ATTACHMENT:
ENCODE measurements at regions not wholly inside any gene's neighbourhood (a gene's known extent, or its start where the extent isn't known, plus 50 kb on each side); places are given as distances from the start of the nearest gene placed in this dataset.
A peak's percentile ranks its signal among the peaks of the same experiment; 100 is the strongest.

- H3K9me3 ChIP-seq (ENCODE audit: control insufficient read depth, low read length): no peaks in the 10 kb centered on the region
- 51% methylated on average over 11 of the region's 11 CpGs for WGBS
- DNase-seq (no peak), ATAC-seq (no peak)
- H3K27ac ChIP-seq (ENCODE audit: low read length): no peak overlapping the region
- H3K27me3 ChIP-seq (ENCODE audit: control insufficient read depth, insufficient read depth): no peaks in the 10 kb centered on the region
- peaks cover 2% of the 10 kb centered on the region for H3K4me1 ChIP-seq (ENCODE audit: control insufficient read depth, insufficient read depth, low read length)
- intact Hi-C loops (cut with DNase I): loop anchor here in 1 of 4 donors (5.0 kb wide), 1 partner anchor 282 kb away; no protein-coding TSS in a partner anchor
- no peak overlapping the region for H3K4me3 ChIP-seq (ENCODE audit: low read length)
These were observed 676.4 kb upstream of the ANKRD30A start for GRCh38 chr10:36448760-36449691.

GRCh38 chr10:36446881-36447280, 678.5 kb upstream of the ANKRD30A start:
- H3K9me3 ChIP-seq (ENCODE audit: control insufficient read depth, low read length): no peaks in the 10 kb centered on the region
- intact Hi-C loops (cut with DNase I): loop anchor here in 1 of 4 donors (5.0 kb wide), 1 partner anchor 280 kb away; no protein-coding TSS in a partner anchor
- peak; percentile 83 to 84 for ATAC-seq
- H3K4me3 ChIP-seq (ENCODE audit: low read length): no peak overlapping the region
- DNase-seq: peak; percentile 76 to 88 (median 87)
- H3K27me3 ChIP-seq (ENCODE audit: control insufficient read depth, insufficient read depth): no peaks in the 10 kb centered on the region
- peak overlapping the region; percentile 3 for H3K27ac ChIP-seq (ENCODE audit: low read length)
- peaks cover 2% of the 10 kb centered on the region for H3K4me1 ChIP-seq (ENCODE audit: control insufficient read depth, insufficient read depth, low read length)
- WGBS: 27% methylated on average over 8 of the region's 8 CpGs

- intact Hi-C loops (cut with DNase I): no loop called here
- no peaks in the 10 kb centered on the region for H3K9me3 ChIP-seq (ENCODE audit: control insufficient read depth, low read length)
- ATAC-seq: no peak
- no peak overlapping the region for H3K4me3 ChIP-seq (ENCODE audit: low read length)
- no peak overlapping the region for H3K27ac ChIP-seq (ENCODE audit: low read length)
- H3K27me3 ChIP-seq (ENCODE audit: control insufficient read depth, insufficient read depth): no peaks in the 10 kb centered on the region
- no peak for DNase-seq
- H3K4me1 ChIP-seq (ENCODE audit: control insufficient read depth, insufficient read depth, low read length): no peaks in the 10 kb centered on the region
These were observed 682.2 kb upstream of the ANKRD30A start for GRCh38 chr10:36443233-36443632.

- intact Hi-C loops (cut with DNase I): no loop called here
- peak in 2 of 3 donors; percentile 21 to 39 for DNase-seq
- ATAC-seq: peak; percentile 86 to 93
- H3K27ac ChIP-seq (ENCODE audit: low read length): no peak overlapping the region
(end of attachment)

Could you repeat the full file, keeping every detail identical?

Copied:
ENCODE measurements at regions not wholly inside any gene's neighbourhood (a gene's known extent, or its start where the extent isn't known, plus 50 kb on each side); places are given as distances from the start of the nearest gene placed in this dataset.
A peak's percentile ranks its signal among the peaks of the same experiment; 100 is the strongest.

- H3K9me3 ChIP-seq (ENCODE audit: control insufficient read depth, low read length): no peaks in the 10 kb centered on the region
- 51% methylated on average over 11 of the region's 11 CpGs for WGBS
- DNase-seq (no peak), ATAC-seq (no peak)
- H3K27ac ChIP-seq (ENCODE audit: low read length): no peak overlapping the region
- H3K27me3 ChIP-seq (ENCODE audit: control insufficient read depth, insufficient read depth): no peaks in the 10 kb centered on the region
- peaks cover 2% of the 10 kb centered on the region for H3K4me1 ChIP-seq (ENCODE audit: control insufficient read depth, insufficient read depth, low read length)
- intact Hi-C loops (cut with DNase I): loop anchor here in 1 of 4 donors (5.0 kb wide), 1 partner anchor 282 kb away; no protein-coding TSS in a partner anchor
- no peak overlapping the region for H3K4me3 ChIP-seq (ENCODE audit: low read length)
These were observed 676.4 kb upstream of the ANKRD30A start for GRCh38 chr10:36448760-36449691.

GRCh38 chr10:36446881-36447280, 678.5 kb upstream of the ANKRD30A start:
- H3K9me3 ChIP-seq (ENCODE audit: control insufficient read depth, low read length): no peaks in the 10 kb centered on the region
- intact Hi-C loops (cut with DNase I): loop anchor here in 1 of 4 donors (5.0 kb wide), 1 partner anchor 280 kb away; no protein-coding TSS in a partner anchor
- peak; percentile 83 to 84 for ATAC-seq
- H3K4me3 ChIP-seq (ENCODE audit: low read length): no peak overlapping the region
- DNase-seq: peak; percentile 76 to 88 (median 87)
- H3K27me3 ChIP-seq (ENCODE audit: control insufficient read depth, insufficient read depth): no peaks in the 10 kb centered on the region
- peak overlapping the region; percentile 3 for H3K27ac ChIP-seq (ENCODE audit: low read length)
- peaks cover 2% of the 10 kb centered on the region for H3K4me1 ChIP-seq (ENCODE audit: control insufficient read depth, insufficient read depth, low read length)
- WGBS: 27% methylated on average over 8 of the region's 8 CpGs

- intact Hi-C loops (cut with DNase I): no loop called here
- no peaks in the 10 kb centered on the region for H3K9me3 ChIP-seq (ENCODE audit: control insufficient read depth, low read length)
- ATAC-seq: no peak
- no peak overlapping the region for H3K4me3 ChIP-seq (ENCODE audit: low read length)
- no peak overlapping the region for H3K27ac ChIP-seq (ENCODE audit: low read length)
- H3K27me3 ChIP-seq (ENCODE audit: control insufficient read depth, insufficient read depth): no peaks in the 10 kb centered on the region
- no peak for DNase-seq
- H3K4me1 ChIP-seq (ENCODE audit: control insufficient read depth, insufficient read depth, low read length): no peaks in the 10 kb centered on the region
These were observed 682.2 kb upstream of the ANKRD30A start for GRCh38 chr10:36443233-36443632.

- intact Hi-C loops (cut with DNase I): no loop called here
- peak in 2 of 3 donors; percentile 21 to 39 for DNase-seq
- ATAC-seq: peak; percentile 86 to 93
- H3K27ac ChIP-seq (ENCODE audit: low read length): no peak overlapping the region